contraction of the myocardium, results in ejection of blood from theventricles. Relaxation of the myocardium, or
allows for filling of theventricles.
(CO) is the amount of blood pumped by each ventricle in 1minute. It is calculated by multiplying the amount of blood ejected from theventricle with each heartbeat, the stroke volume (SV), by the heart rate (HR) per minute: CO = SV
Factors affecting SV are preload, afterload, and contractility.
is thevolume of blood in the ventricles at the end of diastole, and
representsthe peripheral resistance against which the left ventricle must pump.
refers to the heart’s ability to alter the CO in response to anincrease in demand (e.g., exercise, hypovolemia).
Stimulation of the sympathetic nervous system increases HR, speed of conductionthrough the AV node, and force of atrial and ventricular contractions, whereasstimulation of the parasympathetic nervous system decreases HR.
Baroreceptors, located in the aortic arch and carotid sinus, respond to stretch or pressure within the arterial system. Stimulation of these receptors results intemporary inhibition of the sympathetic nervous system and an increase in parasympathetic influence.
Chemoreceptors, located in the aortic arch and carotid body, can initiate changesin HR and arterial pressure in response to decreased arterial O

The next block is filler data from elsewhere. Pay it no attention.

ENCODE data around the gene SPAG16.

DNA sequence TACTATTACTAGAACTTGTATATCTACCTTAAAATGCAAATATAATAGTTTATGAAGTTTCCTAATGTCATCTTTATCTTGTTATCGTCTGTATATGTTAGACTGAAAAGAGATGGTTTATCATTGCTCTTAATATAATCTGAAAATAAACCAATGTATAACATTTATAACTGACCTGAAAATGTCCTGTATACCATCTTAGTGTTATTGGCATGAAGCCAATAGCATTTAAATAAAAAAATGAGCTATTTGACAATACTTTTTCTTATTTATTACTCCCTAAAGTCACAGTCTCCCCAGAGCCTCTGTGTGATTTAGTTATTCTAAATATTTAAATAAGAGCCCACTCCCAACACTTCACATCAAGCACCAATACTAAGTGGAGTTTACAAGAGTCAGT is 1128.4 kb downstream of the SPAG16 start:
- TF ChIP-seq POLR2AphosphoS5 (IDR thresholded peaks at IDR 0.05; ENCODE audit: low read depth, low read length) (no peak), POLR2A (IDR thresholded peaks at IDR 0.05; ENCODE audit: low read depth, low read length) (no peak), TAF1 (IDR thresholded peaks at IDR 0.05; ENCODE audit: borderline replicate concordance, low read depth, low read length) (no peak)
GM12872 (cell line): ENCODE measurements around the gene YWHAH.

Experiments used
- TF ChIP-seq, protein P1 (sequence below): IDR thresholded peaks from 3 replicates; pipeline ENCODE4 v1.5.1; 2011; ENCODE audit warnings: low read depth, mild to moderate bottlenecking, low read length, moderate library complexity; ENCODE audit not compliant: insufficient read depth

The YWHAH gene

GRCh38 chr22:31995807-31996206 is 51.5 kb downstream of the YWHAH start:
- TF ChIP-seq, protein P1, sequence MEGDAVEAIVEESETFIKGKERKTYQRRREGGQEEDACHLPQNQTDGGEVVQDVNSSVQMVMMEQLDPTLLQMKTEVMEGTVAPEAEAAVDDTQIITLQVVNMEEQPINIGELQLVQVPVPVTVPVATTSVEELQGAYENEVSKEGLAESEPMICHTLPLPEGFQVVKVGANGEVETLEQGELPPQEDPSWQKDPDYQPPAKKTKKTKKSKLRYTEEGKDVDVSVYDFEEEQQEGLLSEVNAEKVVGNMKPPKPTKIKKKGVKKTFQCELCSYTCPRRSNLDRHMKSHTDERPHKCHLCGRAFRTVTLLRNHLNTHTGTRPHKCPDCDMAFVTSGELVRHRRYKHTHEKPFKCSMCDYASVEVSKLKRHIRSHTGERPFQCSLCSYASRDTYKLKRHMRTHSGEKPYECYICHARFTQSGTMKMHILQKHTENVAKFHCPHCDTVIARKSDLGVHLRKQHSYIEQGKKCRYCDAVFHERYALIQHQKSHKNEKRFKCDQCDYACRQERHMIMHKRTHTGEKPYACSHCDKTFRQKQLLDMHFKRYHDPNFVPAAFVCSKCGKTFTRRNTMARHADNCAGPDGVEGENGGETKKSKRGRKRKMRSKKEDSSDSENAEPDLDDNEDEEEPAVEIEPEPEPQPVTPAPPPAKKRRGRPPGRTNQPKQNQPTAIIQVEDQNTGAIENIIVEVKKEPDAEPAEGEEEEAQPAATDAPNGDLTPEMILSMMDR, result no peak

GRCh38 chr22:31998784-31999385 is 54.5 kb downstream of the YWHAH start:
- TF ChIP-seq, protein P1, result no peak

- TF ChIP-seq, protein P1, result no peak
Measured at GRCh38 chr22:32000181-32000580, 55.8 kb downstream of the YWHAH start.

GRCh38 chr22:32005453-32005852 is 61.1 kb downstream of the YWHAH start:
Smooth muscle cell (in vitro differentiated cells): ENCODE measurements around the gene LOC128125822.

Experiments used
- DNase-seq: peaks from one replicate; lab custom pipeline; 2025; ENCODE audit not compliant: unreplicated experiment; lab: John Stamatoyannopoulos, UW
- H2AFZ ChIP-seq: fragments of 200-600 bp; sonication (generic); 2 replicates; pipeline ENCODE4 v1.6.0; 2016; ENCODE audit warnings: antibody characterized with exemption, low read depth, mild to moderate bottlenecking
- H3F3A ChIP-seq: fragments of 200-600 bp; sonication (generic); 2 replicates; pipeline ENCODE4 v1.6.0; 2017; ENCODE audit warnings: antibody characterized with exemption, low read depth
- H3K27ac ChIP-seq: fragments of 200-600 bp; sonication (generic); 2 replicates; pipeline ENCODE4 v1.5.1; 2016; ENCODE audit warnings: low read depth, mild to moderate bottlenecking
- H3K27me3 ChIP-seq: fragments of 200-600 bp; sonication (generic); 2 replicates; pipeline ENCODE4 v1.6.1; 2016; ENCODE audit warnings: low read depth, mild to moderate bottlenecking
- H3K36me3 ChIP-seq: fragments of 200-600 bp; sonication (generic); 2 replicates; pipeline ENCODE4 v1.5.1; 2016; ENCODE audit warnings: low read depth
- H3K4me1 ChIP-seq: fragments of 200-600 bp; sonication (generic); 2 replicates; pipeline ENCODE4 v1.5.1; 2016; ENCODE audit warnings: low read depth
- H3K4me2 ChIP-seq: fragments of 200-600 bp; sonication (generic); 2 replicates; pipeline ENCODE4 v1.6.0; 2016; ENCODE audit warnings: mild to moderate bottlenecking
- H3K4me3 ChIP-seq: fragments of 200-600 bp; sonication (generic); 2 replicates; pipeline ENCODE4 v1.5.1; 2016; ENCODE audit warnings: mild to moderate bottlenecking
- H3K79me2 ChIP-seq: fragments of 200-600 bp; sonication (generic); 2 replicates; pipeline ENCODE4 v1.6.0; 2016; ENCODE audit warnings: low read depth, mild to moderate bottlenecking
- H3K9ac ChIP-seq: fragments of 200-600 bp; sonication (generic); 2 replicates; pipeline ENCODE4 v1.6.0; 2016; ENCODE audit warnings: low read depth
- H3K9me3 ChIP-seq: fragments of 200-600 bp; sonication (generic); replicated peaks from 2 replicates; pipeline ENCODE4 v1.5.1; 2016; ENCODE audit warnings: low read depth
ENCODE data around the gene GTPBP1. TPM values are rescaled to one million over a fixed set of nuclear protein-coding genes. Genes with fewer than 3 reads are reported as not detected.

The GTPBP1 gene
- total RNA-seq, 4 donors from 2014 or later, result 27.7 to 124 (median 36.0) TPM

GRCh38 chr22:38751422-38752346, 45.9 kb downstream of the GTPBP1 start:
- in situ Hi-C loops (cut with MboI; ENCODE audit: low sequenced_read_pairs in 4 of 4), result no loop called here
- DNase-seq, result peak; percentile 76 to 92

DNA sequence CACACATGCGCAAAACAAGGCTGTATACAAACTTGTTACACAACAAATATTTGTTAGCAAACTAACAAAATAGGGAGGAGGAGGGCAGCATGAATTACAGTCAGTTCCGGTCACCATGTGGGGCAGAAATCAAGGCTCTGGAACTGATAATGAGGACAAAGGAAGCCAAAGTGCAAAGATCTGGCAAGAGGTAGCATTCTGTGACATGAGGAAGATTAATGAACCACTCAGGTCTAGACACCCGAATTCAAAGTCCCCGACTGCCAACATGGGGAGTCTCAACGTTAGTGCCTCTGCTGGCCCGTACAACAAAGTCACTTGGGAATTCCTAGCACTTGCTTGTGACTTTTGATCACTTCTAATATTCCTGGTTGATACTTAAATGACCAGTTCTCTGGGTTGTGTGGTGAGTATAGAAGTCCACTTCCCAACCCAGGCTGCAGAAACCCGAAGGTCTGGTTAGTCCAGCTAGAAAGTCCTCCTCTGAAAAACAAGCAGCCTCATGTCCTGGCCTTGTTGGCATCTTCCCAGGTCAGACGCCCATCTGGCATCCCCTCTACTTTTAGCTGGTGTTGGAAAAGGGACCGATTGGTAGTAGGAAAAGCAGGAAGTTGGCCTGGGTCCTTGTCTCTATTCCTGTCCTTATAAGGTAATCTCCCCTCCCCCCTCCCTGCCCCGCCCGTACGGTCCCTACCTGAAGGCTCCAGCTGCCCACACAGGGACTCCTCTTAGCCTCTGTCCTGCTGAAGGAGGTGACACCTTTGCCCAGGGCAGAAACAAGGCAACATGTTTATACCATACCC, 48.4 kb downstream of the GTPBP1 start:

pressure, increasedarterial CO
pressure, and decreased plasma pH.
Arterial blood pressure
(BP) measures the pressure exerted by blood against thewalls of the arterial system.
systolic blood pressure
(SBP) is the peak pressure exerted against thearteries when the heart contracts. The
diastolic blood pressure
(DBP) is theresidual pressure of the arterial system during ventricular relaxation (or filling). Normal blood pressure is systolic BP less than 120 mm Hg and diastolic BP lessthan 80 mm Hg.
The two main factors influencing BP are cardiac output (CO) and systemicvascular resistance (SVR), which is the force opposing the movement of blood.
BP can be measured by invasive (catheter inserted in an artery) and noninvasivetechniques (using a sphygmomanometer and a stethoscope).